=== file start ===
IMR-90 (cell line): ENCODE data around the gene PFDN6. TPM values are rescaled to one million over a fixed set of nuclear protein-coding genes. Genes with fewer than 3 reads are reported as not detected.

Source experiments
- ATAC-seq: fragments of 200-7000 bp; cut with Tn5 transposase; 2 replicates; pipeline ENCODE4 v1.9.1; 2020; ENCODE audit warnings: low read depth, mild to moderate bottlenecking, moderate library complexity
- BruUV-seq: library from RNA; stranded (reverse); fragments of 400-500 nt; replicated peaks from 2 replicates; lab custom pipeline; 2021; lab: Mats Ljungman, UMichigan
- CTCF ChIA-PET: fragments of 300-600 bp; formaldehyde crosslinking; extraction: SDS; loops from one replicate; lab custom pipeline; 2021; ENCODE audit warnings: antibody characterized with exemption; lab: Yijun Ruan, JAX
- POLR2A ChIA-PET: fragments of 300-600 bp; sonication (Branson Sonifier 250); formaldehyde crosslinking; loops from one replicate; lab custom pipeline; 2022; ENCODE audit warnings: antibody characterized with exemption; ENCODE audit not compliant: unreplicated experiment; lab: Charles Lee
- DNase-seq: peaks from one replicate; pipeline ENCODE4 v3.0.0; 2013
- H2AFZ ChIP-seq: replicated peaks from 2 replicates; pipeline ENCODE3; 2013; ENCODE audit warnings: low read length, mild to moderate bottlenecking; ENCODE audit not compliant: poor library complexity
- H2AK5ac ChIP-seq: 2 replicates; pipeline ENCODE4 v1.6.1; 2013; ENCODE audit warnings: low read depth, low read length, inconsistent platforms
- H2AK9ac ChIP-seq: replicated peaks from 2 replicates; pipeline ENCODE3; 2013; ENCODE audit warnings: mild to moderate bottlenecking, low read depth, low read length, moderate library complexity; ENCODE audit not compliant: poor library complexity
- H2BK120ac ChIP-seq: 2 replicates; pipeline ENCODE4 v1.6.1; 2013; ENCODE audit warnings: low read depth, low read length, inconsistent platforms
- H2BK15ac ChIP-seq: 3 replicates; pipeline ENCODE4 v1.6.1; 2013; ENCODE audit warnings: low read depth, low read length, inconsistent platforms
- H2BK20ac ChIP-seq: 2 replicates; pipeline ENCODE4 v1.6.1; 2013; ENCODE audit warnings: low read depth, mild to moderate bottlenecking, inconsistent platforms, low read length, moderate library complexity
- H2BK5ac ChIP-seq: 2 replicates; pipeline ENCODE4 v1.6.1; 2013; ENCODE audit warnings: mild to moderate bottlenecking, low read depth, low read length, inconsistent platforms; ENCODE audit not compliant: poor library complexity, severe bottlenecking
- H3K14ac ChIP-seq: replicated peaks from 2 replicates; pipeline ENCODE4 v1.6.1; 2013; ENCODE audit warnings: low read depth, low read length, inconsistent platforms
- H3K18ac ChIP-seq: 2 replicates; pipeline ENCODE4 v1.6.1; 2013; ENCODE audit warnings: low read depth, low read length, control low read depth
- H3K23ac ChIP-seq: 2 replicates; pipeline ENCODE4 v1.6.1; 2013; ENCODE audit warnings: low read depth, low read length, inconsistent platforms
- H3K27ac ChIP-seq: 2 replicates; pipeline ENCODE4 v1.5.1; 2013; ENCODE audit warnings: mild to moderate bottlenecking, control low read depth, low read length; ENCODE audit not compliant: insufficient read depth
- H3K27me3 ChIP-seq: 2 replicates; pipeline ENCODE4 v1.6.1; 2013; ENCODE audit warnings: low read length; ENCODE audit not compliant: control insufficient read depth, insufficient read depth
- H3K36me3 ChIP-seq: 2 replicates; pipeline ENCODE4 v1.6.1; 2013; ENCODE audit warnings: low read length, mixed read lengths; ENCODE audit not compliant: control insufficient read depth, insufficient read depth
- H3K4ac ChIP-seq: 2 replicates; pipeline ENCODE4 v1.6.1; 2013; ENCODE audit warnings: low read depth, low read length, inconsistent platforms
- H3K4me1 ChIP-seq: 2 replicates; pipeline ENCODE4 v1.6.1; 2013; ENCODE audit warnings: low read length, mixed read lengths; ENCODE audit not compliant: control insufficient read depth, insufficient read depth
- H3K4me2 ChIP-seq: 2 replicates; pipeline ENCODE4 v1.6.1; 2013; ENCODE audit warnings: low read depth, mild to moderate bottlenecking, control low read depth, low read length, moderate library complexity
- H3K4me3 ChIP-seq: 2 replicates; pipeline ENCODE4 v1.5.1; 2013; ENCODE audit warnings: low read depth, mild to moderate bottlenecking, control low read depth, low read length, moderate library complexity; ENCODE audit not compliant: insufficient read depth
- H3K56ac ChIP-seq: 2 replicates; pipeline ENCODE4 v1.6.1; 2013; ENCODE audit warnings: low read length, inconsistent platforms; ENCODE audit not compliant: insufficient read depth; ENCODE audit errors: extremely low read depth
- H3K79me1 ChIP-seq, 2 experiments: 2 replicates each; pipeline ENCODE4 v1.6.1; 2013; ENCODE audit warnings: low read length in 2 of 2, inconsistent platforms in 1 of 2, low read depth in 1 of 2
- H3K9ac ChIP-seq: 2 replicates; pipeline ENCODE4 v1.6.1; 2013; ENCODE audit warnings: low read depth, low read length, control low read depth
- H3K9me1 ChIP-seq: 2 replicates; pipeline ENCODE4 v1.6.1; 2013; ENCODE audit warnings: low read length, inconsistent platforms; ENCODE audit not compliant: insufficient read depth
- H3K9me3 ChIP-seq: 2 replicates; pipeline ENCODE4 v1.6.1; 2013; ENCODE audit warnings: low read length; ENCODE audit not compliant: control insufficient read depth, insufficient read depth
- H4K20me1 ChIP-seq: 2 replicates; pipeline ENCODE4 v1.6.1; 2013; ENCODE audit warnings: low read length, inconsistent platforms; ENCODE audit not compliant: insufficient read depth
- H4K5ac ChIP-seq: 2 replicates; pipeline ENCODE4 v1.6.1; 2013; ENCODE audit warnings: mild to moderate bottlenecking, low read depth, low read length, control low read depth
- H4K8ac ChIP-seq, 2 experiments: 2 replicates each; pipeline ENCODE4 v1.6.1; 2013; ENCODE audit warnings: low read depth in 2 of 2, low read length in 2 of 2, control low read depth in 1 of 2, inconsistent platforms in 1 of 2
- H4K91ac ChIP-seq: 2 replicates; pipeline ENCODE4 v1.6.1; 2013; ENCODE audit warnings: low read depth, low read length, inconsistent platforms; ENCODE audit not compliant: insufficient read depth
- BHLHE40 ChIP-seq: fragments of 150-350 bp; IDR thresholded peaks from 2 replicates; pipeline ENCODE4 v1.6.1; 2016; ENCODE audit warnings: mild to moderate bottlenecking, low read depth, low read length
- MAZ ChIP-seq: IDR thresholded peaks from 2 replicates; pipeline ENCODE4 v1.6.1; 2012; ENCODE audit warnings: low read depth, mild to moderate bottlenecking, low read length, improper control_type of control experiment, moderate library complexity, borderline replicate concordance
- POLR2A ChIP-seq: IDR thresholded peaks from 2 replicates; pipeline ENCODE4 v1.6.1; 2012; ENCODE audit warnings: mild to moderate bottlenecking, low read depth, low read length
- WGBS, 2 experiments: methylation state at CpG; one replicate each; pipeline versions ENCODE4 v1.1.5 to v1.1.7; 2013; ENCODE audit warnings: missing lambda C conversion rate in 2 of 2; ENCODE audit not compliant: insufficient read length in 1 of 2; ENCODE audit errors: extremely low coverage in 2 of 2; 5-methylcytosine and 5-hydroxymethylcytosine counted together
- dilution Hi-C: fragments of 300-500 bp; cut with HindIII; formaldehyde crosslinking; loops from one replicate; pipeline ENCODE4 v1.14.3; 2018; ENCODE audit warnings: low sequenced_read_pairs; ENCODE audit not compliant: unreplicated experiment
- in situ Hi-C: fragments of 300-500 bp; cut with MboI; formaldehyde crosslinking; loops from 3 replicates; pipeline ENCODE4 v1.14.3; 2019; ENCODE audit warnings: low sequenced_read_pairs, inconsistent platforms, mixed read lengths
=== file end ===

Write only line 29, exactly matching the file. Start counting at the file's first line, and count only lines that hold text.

- H3K9me3 ChIP-seq: 2 replicates; pipeline ENCODE4 v1.6.1; 2013; ENCODE audit warnings: low read length; ENCODE audit not compliant: control insufficient read depth, insufficient read depth